Smart Bitches, Trashy Books


Cassie Edwards 2: Savage Longings
January 11, 2008, 2:23 am
Filed under: Cassie Edwards Investigation

I was a doof and forgot to include all the tables I needed to in my initial entry about the usage of unattributed material in Cassie Edwards novels. I blame law school for disordering my mind. I suppose it’s a good thing anyway, since the table seems to be fucking up our shizznizzle.

At any rate, here’s more Cassie Edwards tastiness, this time from Savage Longings, published by Leisure Books in 1997, ISBN 0-8439-4176-6. In this particular book, I was only able to find usages from only one source text, The Cheyenne Indians: Their History and Ways of Life by George Bird Grinnell. Excerpts quoted under fair use, etc. etc., and please forgive any typos.

From Page 49 of Savage Longings:

The root digger was a slender, sharp-pointed implement which was used to thrust into the ground to pry out the roots. Each digger was made of ash, the point sharpened and hardened in the fire. There was a knob at one end to protect the hand.

From Page 209 of The Cheyenne Indians:

This work was done with the root-digger (his’ so), a slender, sharp-pointed implement to be thrust into the ground to pry out the roots. In modern times the root-digger has been of iron—any sort of an iron bar. In earlier days, however, these implements were of wood, usually ash, the point sharpened and hardened in the fire. One kind of root-digger was two and one-half to three feet long, and had a knob at one end to protect the hand.


From Page 323 of Savage Longings:

Snow Deer had explained to Charles that it was an old Cheyenne custom for visitors to occupy the lodge of some newly married couple who would then sleep elsewhere. She had told him that this was an honor not only to the owners of the lodge but also to the visitor.

From Page 146 of The Cheyenne Indians:

If visitors came to a village, the old custom was for them to occupy the lodge of some newly married couple, who would give them possession and sleep elsewhere. This was an honor to the visitor.


From page 325 of Savage Longings:

The women who belonged to this society created ceremonial decorations by sewing quills on robes, lodge coverings, and other things made of the skins of animals.

Snow Deer had told Charles that the Cheyenne women considered this work of high importance, and when properly performed, it was quite as much respected as were bravery and success in war among the men.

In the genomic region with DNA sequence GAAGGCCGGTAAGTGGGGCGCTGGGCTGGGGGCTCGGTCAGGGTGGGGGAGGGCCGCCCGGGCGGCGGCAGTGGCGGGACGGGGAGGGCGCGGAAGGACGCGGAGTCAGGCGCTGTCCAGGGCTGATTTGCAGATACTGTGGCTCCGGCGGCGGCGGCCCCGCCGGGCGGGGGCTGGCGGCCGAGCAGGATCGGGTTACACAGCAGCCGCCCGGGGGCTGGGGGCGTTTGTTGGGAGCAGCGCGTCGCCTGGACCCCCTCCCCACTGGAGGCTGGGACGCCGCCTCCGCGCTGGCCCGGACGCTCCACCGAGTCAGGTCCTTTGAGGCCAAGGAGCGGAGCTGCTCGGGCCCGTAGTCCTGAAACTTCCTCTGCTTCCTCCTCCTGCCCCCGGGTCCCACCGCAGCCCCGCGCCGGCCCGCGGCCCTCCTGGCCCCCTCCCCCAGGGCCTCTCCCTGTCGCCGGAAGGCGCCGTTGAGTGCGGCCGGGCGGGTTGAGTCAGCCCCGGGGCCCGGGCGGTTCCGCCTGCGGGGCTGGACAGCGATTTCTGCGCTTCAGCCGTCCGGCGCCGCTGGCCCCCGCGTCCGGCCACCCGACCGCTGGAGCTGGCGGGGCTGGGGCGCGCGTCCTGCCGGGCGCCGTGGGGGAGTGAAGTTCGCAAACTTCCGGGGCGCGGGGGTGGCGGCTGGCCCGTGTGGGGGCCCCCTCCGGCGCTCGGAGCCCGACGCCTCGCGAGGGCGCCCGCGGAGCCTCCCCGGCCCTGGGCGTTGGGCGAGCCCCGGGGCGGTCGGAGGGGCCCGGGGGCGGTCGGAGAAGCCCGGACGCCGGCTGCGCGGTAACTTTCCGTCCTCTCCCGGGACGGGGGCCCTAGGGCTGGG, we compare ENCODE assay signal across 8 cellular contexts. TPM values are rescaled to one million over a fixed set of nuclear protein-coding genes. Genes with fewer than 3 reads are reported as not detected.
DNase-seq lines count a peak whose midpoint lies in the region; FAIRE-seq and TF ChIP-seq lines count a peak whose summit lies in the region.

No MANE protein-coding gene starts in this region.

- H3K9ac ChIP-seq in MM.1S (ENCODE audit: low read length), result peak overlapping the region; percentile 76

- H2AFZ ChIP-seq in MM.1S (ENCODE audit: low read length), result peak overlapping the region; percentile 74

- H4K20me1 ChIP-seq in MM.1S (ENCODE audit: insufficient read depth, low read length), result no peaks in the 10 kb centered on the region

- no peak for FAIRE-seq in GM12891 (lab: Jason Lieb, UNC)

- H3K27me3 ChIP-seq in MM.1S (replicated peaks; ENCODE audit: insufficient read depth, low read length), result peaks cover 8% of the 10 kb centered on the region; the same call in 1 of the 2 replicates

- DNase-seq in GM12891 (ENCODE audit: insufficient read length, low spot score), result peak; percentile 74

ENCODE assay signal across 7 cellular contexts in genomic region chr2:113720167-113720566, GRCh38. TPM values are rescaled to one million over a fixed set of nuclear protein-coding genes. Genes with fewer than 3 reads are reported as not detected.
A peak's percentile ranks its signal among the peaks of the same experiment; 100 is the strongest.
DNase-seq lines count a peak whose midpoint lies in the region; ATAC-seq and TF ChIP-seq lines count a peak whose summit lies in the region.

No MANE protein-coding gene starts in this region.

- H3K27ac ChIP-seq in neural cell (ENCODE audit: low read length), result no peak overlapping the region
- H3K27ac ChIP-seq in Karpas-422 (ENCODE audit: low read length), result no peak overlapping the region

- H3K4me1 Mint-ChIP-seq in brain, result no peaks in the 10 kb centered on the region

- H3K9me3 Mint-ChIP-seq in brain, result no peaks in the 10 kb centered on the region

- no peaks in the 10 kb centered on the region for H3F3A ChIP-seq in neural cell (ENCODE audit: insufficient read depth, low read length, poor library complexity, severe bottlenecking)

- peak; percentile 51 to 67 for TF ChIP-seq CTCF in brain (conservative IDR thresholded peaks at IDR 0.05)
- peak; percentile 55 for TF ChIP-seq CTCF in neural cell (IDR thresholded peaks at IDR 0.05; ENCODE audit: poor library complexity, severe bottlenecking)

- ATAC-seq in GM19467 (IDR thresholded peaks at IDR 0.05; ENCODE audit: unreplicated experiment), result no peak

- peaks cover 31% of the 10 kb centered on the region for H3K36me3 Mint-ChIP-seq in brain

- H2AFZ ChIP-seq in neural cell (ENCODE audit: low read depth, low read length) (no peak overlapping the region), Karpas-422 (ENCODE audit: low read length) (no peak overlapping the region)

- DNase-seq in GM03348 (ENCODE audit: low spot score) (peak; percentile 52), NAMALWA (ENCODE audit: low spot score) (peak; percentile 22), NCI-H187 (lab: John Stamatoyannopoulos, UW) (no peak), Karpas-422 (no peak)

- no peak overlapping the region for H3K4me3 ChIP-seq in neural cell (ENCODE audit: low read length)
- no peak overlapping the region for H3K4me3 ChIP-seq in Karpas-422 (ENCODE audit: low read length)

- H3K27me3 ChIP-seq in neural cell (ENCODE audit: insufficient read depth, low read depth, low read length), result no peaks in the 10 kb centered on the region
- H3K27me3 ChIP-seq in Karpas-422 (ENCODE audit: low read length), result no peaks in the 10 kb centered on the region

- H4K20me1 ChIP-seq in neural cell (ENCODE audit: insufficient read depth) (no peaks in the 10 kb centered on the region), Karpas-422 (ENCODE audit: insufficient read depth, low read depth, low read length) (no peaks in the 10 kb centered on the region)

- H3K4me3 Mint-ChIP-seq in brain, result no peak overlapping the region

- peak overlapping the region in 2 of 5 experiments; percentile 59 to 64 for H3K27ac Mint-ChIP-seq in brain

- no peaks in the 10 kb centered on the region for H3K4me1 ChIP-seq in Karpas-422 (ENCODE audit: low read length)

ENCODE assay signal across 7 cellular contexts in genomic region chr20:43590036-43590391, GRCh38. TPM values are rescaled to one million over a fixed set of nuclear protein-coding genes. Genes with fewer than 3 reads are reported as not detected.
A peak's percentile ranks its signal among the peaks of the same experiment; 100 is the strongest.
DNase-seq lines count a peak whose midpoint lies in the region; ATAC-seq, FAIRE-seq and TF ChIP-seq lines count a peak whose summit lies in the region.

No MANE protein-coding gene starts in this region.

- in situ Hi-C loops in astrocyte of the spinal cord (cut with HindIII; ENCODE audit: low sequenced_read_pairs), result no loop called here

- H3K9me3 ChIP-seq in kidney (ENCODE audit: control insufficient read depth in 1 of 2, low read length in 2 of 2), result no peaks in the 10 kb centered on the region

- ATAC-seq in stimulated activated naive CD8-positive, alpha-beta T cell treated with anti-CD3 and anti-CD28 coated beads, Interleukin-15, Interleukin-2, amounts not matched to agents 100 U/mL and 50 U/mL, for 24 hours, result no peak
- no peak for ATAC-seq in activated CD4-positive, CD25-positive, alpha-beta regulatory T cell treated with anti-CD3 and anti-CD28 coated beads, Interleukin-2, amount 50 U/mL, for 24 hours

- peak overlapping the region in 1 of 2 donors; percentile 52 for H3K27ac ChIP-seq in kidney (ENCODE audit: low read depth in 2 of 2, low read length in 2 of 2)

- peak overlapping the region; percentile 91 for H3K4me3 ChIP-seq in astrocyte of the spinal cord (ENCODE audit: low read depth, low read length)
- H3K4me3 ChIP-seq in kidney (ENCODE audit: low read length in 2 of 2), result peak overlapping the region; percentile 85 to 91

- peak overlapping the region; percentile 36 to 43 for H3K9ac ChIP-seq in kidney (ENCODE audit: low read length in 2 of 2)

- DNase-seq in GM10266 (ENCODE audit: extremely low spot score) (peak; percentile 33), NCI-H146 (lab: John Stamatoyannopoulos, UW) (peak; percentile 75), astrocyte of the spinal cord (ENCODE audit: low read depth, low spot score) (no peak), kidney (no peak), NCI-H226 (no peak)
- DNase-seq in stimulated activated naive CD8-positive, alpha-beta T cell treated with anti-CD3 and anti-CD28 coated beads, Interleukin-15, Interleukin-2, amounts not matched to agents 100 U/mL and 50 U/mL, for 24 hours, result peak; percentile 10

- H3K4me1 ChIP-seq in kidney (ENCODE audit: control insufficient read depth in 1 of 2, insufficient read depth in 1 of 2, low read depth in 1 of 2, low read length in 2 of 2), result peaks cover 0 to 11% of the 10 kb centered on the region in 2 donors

From Page 159 of The Cheyenne Indians:

Of the women’s associations referred to the most important one was that devoted to the ceremonial decoration, by sewing on quills, of robes, lodge coverings, and other things made of the skins of animals. This work women considered of high importance, and, when properly performed, quite as creditable as were bravery and success in war among the men.


From page 330 of Savage Longings:

The old quiller had then asked Becky to hold her hands out in front of her, palms up and edges together. The old woman bit off a piece of a certain root, chewed it fine, and spat it on Becky’s hand. Becky was then instructed in ceremonial motions, passing her right hand over the outside of her right leg, from ankle to hip, her left hand over her right arm from wrist to shoulder, her left hand over her left leg, from ankle to hip, and her right hand over the left arm, from wrist to shoulder.

Then her hands had been placed on her head and passed backward from the forehead.

From Page 160 of The Cheyenne Indians:

The old woman directed the candidate to hold her hands out in front of her, palms up and edges together. The old woman bit off a piece of a certain root, chewed it fine, and spat on the hands ceremonially, and the candidate made the ceremonial motions, passing the right hand over the from ankle to hip, her left hand over her right arm from wrist to shoulder, her left hand over her left leg from ankle to hip, and her right hand over the left arm from wrist to shoulder. Then the hands were placed on the head, and passed backward from the forehead.


Again, keep in mind that these are passages I’ve managed to find on-line; there were many suspicious passages that I couldn’t find source texts for, simply because Google failed and I can’t be bothered to haul my ass to the library. Are there any bored grad students/librarians in the audience who want to help me play Spot the Source Text? I have several passages marked from various other Edwards novels that I can e-mail you, and I’ll post anything you find (with full attribution, of course).

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